August 31st, 2005 05:59 EST
How to Succeed at Practically Anything - ( Audio Update 8/31/2005 )
I don't know how many times I've been asked, "How do I get into the speaking business?" The question always frustrates me. I'd rather be asked something I can really answer, like how to become a barber.
One inquirer said something, though, that caught my attention. He said he had speaking down to a science, and that he could speak exactly 20 minutes, 19, or whatever was needed. Always the exact length of time, though!
While there are certainly speakers who need to pay attention to the clock, I don't know of any who are hired simply because they do. Audiences aren't looking for robots. They want real people.
Because audiences want real people, they generally aren't looking for orators, either. They want effective, down-to-earth communicators who have earned the right to speak, through extensive research and/or experience, and who are well prepared to speak from the heart. If you use humor, someday, after giving many speeches for free, you might even get paid.
Yet, such is still a long way from being successful in the speaking business. Much depends on how greatly a person believes in his or her message, and whether, with a good marketing strategy, a person is able to convey that belief in the marketplace.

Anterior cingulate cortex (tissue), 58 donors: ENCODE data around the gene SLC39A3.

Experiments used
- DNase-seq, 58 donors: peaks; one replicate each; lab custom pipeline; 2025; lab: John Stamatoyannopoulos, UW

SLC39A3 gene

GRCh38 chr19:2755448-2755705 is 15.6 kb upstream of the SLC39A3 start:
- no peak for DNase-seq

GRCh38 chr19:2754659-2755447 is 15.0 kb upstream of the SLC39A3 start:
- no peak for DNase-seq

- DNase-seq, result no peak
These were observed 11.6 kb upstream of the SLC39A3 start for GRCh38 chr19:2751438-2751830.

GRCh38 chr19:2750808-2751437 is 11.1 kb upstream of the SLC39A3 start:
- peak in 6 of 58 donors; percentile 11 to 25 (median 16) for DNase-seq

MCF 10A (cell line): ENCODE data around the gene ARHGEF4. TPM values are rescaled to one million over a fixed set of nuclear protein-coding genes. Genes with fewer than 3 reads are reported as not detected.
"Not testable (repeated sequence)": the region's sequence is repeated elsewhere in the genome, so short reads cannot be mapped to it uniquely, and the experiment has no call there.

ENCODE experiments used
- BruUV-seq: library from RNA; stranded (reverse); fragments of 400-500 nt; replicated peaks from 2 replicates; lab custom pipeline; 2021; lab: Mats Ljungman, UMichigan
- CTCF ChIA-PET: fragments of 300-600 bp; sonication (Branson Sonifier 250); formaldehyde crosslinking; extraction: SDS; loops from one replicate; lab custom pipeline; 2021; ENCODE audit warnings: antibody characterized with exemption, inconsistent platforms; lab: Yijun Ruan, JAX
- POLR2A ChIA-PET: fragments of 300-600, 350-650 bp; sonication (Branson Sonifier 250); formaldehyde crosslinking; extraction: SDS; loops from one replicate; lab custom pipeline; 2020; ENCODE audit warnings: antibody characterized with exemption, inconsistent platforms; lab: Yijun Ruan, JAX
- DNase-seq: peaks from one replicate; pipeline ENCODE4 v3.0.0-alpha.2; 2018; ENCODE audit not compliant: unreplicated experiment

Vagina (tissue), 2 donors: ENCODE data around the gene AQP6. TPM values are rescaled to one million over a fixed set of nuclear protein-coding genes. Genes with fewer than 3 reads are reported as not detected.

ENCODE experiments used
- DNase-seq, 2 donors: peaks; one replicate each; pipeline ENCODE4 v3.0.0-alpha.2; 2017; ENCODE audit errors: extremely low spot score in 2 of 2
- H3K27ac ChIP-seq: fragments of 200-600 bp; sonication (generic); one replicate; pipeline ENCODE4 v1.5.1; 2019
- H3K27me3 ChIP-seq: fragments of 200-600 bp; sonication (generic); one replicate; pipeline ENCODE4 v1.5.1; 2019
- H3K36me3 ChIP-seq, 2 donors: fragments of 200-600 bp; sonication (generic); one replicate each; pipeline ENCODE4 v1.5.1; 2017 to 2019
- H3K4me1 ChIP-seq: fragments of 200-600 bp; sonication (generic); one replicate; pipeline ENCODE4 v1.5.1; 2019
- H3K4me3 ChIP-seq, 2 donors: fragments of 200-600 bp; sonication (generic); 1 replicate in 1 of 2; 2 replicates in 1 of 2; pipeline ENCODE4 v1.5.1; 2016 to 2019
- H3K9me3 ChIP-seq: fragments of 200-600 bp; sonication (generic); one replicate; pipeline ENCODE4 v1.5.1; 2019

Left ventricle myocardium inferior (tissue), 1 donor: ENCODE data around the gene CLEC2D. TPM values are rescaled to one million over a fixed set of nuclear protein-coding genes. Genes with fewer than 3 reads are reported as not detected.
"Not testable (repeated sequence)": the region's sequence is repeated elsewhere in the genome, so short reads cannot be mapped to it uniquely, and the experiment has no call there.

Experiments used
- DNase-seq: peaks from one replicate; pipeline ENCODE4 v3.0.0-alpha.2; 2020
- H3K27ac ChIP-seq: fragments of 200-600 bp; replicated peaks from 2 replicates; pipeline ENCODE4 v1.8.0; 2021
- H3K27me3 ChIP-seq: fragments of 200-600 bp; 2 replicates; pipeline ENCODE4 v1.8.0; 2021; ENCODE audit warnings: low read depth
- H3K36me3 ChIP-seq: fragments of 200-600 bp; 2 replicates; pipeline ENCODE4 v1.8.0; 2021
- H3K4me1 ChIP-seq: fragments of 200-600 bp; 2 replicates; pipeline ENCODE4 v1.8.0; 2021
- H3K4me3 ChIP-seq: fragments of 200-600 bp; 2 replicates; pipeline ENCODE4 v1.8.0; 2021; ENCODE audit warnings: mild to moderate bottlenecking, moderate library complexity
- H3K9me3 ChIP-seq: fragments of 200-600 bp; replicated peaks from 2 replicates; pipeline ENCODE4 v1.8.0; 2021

There’s also the matter of commitment. In his wonderful book, Winning with People, John Maxwell said that sometimes his response to the how-do-I-get-into-the-speaking-business question is, “You may want to do what I do, but would you like to do what I did in order to do what I do?”
In this respect, success in speaking takes much the same course as success in any other field. It requires intense belief in what one is doing and the motivation, based upon that belief, to stay committed to doing whatever it legitimately takes.
No doubt some mistakes will be made along the way. I once told my wife, Sherry, that I knew I would make it in the speaking business because I had already tried and discarded everything that wouldn't work. But, I never quit trying. The dream had me, and I had the dream.
BARBER-OSOPHY: To succeed in any worthwhile endeavor: (1) Know what you're doing, (2) be natural while doing it, (3) believe in what you're doing, (4) be willing to do whatever it takes, (5) and don't be afraid to make mistakes.
Copyright 2005, Sumerlin Enterprises.
Terry L. Sumerlin, known as the Barber-osopher, is the author of "Barber-osophy," and is a columnist for the San Antonio Business Journal. He speaks nationally as a humorist/motivational speaker. Visit his website at www.Barber-osophy.com.
Audio submitting by Terry Sumerlin.